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Key changes were made to New Zealand’s Land Transportation Act, which focused on the Clean Car Standard. Now called the Clean Vehicle Standard, the changes, according to the Ministry of Transport, aim to make it easier for the government to update the regulations without going through a lengthy parliamentary process.

Faster Updates to CO2 Targets

Previously, CO2 targets were set until 2027 and required a full parliamentary process to change. Now, the Minister of Transport can adjust these targets with Cabinet approval, speeding up the process and giving the vehicle industry more certainty.

This streamlined approach is designed to help the government quickly implement new targets, which is important for keeping up with environmental goals and market needs.

New Costs for Dealers and Consumers

The second big change involves how the CVS is funded. Currently, the system costs $11 million a year, but this is expected to drop to between $3 million and $6.3 million. Instead of the government covering these costs, the NZTA (New Zealand Transport Agency) will now pass them on to vehicle importers and consumers.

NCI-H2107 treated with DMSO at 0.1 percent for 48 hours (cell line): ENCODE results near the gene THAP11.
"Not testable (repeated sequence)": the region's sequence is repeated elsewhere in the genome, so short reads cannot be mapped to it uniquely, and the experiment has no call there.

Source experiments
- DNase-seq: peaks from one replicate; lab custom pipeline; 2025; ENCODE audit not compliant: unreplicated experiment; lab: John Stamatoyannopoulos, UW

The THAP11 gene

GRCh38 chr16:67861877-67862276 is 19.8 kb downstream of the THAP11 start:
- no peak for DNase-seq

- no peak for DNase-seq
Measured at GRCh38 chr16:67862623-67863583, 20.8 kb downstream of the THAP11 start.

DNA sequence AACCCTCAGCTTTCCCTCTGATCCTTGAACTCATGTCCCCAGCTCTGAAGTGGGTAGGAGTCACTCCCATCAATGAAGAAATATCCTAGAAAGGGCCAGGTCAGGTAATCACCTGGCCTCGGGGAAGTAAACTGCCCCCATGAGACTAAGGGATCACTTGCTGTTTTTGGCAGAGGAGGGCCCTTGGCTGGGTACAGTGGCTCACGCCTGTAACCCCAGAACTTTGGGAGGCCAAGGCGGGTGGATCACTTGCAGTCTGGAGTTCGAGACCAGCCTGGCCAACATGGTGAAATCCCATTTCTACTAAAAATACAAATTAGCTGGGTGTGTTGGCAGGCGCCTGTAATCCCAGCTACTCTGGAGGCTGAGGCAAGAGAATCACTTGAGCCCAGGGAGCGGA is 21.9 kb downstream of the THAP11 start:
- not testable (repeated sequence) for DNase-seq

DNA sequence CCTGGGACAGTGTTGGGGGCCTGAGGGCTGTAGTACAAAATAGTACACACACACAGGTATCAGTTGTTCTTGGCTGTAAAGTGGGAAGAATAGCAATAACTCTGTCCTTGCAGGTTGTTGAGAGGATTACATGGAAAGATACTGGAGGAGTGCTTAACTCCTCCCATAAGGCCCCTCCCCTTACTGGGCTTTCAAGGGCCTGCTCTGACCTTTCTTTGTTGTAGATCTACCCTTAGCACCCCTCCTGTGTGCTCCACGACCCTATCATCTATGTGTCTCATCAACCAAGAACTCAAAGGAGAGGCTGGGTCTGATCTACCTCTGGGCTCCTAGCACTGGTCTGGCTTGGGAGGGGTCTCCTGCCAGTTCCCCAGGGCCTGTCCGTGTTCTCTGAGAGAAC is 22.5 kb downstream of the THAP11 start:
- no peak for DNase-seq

According to the amendments, there are two ways this could work. The first one is the fixed fee model where costs are between $3 million and $6.4 million per year, and about 300,000 vehicles are imported annually, the fee would be $10 to $21 per vehicle. The second is the cost per importer fee which would charge each importer between $3,000 and $6,400 per year, but this model is considered less fair because importers vary in size.

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